Under the influence
The Law Commission’s consultation on will reform closed recently. While its proposals on electronic wills grabbed the headlines, Chris Gambs argues its recommendations on reforming the law on undue influence are needed more – and have a much better chance of being implemented
Chris Gambs is an associate solicitor in the Inheritance and Wills Disputes team in Portsmouth.
The question of testamentary undue influence typically arises where one party surprisingly benefits to the exclusion of others, or there has been a sudden change to that effect. As the UK population ages, this is a situation that is going to become more prevalent, as over-65s tend to be more susceptible to financial abuse relating to the execution of their will and lifetime payments.
This area of law is confusing and inconsistent because, in the case of lifetime payments, undue influence may be presumed in certain relationships and where the transaction calls for an explanation. In the case of will challenges, it must be proved in all cases and no presumption arises.
The burden of proof in testamentary undue influence claims is very high; it is necessary to prove actual undue influence by coercion. Merely exerting even strong persuasion is not enough for a will to be voided (see Re Edwards  EWHC 1119 (Ch)). In practical terms, even where there are strong suspicions, undue influence is therefore rarely pursued because of the huge cost risks involved.
Because of the evidential burden, cost risks and reluctance to allege fraud within what is often a family dispute, in practice undue influence is usually circumvented by relying on the alternative claim of lack of knowledge and approval as to the terms of the will. Whilst founded on the same facts, this alternative claim is preferred, because the test is easier to establish and, where sufficient grounds are raised, the burden of proving the will falls on the estate, together with costs.
The Law Commission consultation
One could say that the law is not working in practice to properly protect testamentary freedom where undue influence is present but isn’t pursued – when, rightly, it should be. This rather unsatisfactory state of affairs has been scrutinised in the Law Commission’s public consultation on reforming the law of wills from last year, although the press coverage was dominated by the topic of electronic wills.
The Commission examined whether there should be one unified principle of undue influence to bring about consistency and to ensure claims are pursued on the proper basis. The Commission was, however, eager not to propose reforms that both diluted freedom of testamentary expression and encouraged spurious claims.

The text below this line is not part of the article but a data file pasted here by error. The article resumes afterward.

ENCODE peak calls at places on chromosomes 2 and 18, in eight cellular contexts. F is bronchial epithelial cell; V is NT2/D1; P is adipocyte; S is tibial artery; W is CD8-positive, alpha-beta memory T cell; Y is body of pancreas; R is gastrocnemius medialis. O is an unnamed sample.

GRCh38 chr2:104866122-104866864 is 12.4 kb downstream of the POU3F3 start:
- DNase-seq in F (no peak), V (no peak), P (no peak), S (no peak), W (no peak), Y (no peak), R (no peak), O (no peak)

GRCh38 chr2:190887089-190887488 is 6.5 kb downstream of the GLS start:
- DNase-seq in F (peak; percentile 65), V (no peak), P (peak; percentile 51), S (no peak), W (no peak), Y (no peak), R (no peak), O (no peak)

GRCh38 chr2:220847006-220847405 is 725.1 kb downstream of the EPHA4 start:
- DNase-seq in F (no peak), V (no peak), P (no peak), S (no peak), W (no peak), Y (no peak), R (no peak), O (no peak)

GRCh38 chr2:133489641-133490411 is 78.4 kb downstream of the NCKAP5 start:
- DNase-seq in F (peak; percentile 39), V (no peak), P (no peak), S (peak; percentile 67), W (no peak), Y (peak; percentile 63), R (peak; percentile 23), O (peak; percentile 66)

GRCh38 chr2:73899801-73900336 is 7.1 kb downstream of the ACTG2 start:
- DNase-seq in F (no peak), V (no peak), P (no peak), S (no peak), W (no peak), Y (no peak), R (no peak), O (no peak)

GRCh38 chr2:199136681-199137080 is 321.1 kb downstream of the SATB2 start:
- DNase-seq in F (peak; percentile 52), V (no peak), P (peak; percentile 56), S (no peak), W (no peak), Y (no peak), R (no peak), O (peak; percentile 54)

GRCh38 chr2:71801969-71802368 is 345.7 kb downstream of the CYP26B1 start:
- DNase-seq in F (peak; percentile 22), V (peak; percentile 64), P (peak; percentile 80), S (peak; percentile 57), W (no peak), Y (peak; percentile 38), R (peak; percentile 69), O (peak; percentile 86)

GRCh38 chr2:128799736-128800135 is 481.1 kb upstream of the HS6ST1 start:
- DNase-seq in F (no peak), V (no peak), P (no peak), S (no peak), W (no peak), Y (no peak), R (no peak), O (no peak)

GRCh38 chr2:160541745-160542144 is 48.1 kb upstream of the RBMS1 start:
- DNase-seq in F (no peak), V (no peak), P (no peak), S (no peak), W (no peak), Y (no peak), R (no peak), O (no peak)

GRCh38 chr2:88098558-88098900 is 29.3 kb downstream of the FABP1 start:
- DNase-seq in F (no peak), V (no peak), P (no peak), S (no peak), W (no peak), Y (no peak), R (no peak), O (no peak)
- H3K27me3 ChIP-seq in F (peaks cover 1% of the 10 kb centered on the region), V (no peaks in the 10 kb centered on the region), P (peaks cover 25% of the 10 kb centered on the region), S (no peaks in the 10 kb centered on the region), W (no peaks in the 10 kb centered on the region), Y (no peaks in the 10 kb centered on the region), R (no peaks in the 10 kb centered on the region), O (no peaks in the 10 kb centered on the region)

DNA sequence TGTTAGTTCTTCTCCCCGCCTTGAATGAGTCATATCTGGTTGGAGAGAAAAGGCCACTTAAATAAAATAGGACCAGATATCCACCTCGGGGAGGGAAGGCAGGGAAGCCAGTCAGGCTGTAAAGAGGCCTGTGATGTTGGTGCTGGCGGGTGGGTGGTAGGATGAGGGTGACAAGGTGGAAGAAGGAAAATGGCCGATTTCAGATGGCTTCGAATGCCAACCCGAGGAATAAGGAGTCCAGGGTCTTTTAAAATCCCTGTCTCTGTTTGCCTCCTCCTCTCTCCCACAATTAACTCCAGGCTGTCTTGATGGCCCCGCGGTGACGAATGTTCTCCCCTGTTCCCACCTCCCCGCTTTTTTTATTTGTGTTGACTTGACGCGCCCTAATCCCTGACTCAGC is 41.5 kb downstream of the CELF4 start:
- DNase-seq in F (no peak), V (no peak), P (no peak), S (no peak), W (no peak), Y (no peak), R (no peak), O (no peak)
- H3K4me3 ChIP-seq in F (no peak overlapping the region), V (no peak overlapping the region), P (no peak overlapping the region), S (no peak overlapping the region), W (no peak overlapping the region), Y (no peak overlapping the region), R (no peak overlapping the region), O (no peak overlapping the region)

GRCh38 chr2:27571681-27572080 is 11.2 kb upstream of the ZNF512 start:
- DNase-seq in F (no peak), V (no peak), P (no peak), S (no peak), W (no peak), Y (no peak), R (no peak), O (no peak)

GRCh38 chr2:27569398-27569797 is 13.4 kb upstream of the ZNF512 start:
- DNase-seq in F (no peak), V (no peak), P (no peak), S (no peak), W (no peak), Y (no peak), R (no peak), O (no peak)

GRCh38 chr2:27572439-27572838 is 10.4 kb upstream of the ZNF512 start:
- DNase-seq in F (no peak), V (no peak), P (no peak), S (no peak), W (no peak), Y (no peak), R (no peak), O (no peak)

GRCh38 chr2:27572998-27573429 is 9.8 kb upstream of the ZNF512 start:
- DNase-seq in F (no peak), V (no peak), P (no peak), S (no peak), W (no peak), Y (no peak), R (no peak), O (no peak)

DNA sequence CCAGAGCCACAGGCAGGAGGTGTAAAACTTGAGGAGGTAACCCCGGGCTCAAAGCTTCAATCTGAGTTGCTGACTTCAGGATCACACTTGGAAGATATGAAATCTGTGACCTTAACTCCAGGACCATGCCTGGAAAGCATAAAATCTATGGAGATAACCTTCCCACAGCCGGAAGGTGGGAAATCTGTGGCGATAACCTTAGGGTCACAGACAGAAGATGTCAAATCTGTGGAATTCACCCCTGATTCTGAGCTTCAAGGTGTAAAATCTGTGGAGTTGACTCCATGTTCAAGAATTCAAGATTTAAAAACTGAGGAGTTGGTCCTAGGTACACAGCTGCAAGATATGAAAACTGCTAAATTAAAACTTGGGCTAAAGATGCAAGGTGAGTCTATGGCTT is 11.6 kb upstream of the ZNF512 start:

Stakeholders highlighted the fact that financial abuse is most often carried out by family members or professional carers. The Commission stresses for the vast majority of families, such care is entirely proper and that any change in the law should not dissuade such socially beneficial arrangements due to the acts of a minority.
The Commission believes that one general doctrine of undue influence would be unworkable. For example, if a will did not correspond with a social norm, where, say, it favoured one child over another, that should not give rise to a presumption of undue influence. The beneficiary may have been unaware of the bequest and was unable to encourage the testator to take advice to avoid the presumption arising.
The Commission recommends reform through a structured, two-tiered test. A presumption of undue influence would arise where, first, there is a relationship of influence and, second, a disposition calls for an explanation. That follows the general doctrine, but the irrebuttable presumption would only arise where the testator’s relationship is with trustees; medical advisers; paid will drafters; or professional carers. This doctrine would not extend to family relationships, where actual proof would still be required.
The test is applied by considering the conduct of the beneficiary in making the will and the circumstances in which it was made. This would avoid problems with innocently-favoured children, for example, but the Commission warns that the test should not be applied too widely, for example, to catch family members who innocently arrange will appointments for elderly parents or relatives.
I have no doubt that if the Commission’s recommendations make it onto the statute book, it will inevitably lead to further litigation, to test the application of the new approach. However, the concepts should all be widely understood by solicitors and, arguably, the proposals mark a shift in focus rather than a fundamental resettling of the law, which would be unwelcome.
The Commission also recommends that the law on knowledge and approval should be limited to its narrowest interpretation. The test should be confined to whether the testator knows that they are making a will and what its terms are, and intends those terms to be incorporated and given effect in the will. A consideration of whether the terms of the will have been given freely should be limited to the revised law of undue influence. This approach seems logical and coherent to me.
What happens next?
The public consultation closed in November 2017 and the report to Parliament is being prepared. While it may take some time for Parliament to consider the report, the Commission does have a good track record when it comes to the ultimate implementation of its recommendations. I doubt the headline-grabbing proposals on electronic wills will get past the finishing post, but the Commission’s recommendations on undue influence deserve to be followed through. They represent a sensible evolution of the law that will allow claims to be dealt with on the right basis and considered within an easily understood framework.
This article was first published in the Law Society Gazette Private Client Section Magazine in February 2018.